I know where he gets it, because I am always as interested in the “why?” as I am the fact. When Zubon made the comment that MMO’s compete for his dollars (and as such he has less leniency for post-beta product expectations) I wanted to understand better why I have much more leniency. To do that, I went back and revisited my MMO history and when, and why, I moved from MMO to MMO. Doing this will hopefully shed some light why there always seems to be two camps when it comes to MMO “issues”, so perhaps we can better define these camps – but more importantly, answer “why?”
Why does a new and shiny MMO corrode into old and dull? My first traditional MMO was Everquest – a game that I beta tested. I played EQ from release through the Shadows of Luclin expansion. My experience in EQ was a bit different than most, as I solely played on the testserver (through the item wipe – yay!). Back in the day EQ was magical, and the community I became a part of there was rediculously strong – part because it was the first 3D mmo for a lot of people but also because of the nature of the testserver. While I still make the odd post on my old guild’s website, the posts are typically months in between (but still fun to see people connecting). I still really enjoyed EQ when I left, but time limitations and always falling behind my in game friends was frustrating. Add to that, many people moving on to DAOC, the population dwindled as my time became more valuable, and it was time for me to visit new shores.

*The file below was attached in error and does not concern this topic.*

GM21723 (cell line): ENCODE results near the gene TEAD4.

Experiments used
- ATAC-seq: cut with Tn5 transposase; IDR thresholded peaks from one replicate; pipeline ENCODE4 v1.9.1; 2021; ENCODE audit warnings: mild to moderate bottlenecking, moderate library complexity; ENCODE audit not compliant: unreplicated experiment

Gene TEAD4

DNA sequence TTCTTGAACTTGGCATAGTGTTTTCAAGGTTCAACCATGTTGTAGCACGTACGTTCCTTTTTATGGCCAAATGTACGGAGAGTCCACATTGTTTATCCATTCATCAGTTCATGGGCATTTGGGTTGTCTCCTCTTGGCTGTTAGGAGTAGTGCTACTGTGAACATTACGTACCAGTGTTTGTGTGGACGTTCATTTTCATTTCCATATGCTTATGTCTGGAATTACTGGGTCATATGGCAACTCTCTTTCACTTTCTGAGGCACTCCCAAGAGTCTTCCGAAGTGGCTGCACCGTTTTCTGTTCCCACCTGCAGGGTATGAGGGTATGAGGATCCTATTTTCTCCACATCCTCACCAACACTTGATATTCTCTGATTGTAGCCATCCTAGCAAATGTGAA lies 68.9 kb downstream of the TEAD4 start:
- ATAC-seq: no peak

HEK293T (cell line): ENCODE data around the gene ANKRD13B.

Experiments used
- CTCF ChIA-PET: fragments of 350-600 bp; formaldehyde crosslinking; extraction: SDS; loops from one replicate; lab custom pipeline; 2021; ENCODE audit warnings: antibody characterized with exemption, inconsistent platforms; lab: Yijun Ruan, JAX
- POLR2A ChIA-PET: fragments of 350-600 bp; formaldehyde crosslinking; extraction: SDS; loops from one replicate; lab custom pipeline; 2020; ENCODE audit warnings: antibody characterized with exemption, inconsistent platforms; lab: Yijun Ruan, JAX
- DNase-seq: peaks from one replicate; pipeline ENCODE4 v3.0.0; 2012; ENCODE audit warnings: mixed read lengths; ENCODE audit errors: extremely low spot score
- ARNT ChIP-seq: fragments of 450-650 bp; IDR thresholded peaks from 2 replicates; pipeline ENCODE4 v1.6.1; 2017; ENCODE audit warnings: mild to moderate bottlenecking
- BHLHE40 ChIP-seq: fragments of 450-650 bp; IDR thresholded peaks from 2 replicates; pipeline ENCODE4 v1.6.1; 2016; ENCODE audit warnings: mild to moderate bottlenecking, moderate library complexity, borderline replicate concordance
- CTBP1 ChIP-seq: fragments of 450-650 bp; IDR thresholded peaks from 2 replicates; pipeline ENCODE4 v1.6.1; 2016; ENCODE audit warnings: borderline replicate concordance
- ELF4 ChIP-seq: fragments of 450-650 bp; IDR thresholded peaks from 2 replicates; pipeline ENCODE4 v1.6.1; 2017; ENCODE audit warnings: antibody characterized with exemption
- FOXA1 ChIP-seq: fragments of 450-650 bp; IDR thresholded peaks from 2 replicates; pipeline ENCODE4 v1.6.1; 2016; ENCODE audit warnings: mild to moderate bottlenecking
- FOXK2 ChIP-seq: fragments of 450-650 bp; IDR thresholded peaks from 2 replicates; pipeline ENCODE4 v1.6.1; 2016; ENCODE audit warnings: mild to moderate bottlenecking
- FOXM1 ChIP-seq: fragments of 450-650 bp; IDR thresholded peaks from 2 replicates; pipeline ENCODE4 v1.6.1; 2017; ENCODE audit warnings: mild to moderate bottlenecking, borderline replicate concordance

I joined DAOC about a year after release, and because of my past positive experience on the EQ testserver rolled up on Pendragon (which was also where some of my guildmates in EQ had gone for the same reason). Shiny and new still wasn’t quite as exciting as when EQ first launched (you never forget your first, right? What was her name again?) and toiled in guild leadership for the first time, in the Pendragon guild ‘Legends’, which was the leader of the Midgard alliance. Many years and RvR battles later and stomaching through the Trials of Atlantis expansion (after the developer inspired destruction of the Pendragon population), the game wasn’t fun for me anymore. My lone Shadowblade without the benefit of his Left Axe anymore, standing at the Emain Macha milegate waiting for something – anything – to kill or die to began talking to himself which surely wasn’t healthy. My co-gm and steadfast friend, Loremon, had left long ago to a new World (of Warcraft). Bile, my shadowblade parter extraordinaire no longer stood with me at the milegate as he was off getting some sort of real job, and Mehlan and his puppy were off driving a motorbike somewhere. Torrential was still around, but he was already planning for his funeral, and the blue color of alliance chat became less about defeating our enemies and more about how much ToA ruined DAOC, or even worse, how possible it was to solo or two man a keep – since that was all that was on the server at the time. While Loremon was resolute on having me join him in WoW, I was never quite ready when he asked. I finally was.